And for the record, I'll happily take more close votes and delete votes on Programmers. Just had to throw that out there.

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Close Review Queue is one of the most demanding in terms of time and energy required.

  • If it's a duplicate we need to read both the questions - the one we are closing and the one we are targeting - to ensure that we select a proper duplicate target.

  • If it's an off-topic question that we are closing - we also need to ensure that the question doesn't get closed improperly. We also need to take into account if the question can be salvaged with editing.

  • If it's unclear, most of the times we need to comment to let the question-asker know what it is that is unclear; or what he/she should do and further edit the question.

  • Broad and opinion-based are subjective and requires similar amount of time and energy to come at a conclusive opinion about them.

Another reason that this review queue lags behind is because it needs five people to close the question. This plays a small part in ensuring that Close Review queue often has the maximum number of items for review.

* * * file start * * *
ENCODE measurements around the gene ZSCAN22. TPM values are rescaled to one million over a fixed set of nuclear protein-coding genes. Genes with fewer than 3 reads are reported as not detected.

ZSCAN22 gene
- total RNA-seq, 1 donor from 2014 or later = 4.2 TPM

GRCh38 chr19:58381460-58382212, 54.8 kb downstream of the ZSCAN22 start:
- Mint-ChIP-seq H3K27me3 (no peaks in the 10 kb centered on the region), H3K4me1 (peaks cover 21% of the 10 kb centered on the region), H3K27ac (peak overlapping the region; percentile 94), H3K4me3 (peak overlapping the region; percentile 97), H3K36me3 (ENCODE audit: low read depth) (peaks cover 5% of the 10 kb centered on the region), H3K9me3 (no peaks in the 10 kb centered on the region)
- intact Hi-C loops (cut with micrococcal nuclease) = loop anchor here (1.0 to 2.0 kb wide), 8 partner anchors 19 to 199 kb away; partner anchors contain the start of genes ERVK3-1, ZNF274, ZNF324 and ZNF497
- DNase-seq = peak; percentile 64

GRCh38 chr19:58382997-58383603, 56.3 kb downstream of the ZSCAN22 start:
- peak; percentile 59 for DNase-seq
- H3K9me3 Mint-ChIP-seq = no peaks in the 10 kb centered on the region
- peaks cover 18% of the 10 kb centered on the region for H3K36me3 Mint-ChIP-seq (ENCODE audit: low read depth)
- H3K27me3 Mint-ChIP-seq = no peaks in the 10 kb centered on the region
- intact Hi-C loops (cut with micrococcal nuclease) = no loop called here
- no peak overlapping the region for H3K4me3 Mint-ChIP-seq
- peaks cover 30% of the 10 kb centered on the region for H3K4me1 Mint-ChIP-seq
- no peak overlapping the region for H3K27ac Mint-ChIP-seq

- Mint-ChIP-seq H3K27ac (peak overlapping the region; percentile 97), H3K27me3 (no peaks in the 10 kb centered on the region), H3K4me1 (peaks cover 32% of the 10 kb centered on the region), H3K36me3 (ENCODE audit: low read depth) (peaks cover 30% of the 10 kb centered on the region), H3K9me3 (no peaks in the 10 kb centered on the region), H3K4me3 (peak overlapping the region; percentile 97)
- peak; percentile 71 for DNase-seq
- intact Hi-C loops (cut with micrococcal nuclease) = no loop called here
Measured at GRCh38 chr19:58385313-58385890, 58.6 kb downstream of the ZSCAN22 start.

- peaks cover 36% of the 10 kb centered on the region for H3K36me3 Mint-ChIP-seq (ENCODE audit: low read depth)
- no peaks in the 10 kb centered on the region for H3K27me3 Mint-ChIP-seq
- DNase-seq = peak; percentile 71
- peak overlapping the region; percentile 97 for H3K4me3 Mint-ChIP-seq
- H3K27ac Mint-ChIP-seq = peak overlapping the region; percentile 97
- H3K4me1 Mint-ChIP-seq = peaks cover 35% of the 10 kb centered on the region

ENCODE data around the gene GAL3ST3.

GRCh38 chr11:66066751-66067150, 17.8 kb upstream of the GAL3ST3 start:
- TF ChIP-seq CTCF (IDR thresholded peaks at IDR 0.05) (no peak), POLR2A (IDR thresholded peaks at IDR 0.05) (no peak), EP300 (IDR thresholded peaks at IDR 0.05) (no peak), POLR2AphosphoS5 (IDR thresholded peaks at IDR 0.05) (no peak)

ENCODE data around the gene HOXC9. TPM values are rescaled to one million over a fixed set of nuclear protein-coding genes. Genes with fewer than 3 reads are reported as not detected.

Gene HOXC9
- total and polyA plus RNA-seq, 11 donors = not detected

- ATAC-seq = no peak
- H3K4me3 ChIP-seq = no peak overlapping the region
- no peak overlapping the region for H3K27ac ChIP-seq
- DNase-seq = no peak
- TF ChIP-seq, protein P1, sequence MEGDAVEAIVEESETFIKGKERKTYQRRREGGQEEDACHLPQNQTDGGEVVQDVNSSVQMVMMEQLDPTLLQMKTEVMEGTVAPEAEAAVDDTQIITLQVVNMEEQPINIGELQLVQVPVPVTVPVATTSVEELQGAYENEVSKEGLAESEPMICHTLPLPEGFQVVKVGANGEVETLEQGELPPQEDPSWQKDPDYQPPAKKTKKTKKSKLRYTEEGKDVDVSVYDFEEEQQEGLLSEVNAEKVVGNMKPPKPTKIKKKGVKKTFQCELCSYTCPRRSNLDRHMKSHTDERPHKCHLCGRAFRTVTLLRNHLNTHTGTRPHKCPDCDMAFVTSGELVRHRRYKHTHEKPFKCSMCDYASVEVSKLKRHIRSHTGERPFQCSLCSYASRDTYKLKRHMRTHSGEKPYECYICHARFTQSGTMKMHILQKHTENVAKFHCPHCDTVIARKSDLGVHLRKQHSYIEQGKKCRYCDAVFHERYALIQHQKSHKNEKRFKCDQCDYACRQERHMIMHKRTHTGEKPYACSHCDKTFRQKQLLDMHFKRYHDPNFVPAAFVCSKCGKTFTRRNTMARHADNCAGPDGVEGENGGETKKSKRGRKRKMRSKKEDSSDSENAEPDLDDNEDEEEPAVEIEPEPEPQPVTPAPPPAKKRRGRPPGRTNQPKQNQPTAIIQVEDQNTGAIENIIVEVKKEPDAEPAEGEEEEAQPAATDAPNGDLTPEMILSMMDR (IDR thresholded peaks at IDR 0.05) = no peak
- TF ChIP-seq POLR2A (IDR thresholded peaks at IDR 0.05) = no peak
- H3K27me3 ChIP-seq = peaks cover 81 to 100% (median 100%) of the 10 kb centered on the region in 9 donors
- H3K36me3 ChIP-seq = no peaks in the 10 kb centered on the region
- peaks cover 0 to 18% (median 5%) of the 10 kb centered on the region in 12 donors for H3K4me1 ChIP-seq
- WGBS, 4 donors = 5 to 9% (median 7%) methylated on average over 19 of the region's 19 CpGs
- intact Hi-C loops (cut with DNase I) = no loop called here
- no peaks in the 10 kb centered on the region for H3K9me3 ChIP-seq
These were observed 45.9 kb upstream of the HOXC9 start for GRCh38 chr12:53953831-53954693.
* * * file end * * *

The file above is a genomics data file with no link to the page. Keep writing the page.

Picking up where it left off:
What I would like to get implemented specifically for this queue

A REVIEW LATER button which would allow me to skip the particular review item for the time being and come back lateron to that question. At present if I press the Skip button, I can't review that item again unless I save the link for it somewhere.

I have recently acquired the privilege to review this queue on one of the network sites and I often find myself closing the tab for the particular item and once again entering the queue to hope that I find a new item to review. I generally don't want to press the Skip button in this queue. However, I easily press the Skip button in other queues. I don't know what it is but Skipping items in this queue is what I do not want.

So, in effect I review smaller number of items in this queue because part of my time goes in leaving and re-entering the queue.